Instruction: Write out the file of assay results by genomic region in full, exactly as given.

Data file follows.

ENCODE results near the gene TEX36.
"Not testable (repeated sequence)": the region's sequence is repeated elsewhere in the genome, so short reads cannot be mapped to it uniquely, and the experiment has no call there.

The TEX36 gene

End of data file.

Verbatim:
ENCODE results near the gene TEX36.
"Not testable (repeated sequence)": the region's sequence is repeated elsewhere in the genome, so short reads cannot be mapped to it uniquely, and the experiment has no call there.

The TEX36 gene